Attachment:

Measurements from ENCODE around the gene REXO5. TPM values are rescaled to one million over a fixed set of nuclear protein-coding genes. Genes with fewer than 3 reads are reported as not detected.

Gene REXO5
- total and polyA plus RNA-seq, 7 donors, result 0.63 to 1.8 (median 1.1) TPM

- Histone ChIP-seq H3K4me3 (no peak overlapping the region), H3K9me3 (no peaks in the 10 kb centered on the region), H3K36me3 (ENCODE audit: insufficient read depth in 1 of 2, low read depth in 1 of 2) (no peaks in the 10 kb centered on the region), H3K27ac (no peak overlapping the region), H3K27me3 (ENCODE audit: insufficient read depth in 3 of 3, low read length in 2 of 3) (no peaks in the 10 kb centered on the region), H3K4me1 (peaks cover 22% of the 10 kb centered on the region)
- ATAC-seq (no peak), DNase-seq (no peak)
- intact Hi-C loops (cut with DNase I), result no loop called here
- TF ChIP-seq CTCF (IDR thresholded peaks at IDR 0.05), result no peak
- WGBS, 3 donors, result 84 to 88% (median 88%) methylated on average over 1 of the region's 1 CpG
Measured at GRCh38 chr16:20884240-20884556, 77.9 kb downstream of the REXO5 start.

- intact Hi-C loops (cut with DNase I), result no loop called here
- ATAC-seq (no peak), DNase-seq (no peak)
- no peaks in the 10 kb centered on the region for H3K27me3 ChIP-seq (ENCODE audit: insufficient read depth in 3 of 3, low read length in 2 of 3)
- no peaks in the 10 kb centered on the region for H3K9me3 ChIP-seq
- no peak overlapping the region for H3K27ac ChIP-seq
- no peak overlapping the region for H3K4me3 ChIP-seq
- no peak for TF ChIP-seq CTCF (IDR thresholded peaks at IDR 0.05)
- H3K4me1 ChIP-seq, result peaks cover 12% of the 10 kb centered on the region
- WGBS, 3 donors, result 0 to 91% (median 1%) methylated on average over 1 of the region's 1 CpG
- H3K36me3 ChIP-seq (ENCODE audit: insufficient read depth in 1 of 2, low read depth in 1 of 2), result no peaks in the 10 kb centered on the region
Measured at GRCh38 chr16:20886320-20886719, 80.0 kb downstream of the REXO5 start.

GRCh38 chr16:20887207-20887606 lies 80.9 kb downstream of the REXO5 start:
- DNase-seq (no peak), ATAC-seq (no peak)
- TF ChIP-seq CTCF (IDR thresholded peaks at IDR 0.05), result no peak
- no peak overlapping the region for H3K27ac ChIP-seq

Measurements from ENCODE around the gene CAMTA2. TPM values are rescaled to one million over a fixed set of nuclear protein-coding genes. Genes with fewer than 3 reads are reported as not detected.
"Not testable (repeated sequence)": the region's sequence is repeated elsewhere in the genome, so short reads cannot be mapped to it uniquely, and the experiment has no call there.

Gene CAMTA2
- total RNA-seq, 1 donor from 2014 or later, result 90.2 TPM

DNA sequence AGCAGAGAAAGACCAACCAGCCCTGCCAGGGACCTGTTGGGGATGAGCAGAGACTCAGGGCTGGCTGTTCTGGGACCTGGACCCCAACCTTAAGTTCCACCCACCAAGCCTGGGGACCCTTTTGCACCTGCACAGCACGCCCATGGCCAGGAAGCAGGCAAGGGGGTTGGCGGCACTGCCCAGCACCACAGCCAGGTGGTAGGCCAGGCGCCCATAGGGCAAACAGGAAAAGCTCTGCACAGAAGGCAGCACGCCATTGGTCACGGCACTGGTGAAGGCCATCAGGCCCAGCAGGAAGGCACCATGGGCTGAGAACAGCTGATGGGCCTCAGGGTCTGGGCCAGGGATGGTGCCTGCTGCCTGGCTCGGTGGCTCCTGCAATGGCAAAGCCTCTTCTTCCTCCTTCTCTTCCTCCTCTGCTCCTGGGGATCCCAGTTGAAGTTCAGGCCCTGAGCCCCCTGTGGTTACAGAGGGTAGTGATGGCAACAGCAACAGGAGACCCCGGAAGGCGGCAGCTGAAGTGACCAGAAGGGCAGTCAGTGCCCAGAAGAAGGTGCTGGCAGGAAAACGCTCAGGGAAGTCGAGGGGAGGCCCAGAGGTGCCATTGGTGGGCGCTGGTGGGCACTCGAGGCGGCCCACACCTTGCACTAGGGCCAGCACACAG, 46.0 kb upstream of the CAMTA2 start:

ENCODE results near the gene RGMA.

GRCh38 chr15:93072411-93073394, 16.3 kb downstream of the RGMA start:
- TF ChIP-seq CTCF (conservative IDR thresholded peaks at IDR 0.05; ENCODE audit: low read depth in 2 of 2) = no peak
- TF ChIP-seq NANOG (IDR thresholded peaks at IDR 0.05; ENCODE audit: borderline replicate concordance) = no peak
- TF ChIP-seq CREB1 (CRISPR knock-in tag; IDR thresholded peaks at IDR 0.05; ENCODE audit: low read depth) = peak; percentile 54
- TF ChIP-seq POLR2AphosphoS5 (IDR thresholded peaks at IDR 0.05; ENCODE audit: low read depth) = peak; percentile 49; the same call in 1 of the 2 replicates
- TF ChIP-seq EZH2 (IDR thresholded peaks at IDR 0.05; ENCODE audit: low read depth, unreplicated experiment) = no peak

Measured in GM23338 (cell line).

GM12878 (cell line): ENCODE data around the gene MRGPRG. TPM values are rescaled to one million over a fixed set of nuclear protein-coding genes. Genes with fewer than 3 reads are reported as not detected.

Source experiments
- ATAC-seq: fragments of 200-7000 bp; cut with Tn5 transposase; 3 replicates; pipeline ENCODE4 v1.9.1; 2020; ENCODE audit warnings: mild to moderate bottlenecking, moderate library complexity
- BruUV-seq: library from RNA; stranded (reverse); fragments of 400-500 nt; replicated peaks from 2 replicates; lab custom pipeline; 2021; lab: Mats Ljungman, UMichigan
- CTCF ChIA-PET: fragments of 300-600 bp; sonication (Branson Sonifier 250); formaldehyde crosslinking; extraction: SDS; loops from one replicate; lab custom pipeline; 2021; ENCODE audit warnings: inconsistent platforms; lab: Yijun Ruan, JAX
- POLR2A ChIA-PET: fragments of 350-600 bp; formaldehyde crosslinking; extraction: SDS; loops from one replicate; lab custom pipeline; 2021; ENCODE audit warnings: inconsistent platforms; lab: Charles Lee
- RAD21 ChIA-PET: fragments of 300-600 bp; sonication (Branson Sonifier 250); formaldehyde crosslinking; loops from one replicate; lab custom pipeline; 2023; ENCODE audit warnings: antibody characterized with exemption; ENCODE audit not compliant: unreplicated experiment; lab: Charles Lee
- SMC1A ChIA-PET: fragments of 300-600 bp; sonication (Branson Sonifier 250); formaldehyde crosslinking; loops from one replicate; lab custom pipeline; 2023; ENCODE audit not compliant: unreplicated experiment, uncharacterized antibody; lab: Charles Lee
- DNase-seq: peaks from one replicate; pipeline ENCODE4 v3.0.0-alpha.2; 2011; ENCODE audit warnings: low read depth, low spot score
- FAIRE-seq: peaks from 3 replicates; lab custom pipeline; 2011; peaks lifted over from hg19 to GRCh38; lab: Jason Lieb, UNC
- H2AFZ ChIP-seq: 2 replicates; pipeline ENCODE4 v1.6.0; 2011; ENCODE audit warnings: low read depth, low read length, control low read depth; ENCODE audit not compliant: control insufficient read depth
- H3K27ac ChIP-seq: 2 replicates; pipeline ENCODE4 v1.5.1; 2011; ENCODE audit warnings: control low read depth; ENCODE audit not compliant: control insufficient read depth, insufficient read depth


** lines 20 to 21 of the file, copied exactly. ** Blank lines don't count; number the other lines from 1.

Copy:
Measured at GRCh38 chr16:20886320-20886719, 80.0 kb downstream of the REXO5 start.

GRCh38 chr16:20887207-20887606 lies 80.9 kb downstream of the REXO5 start: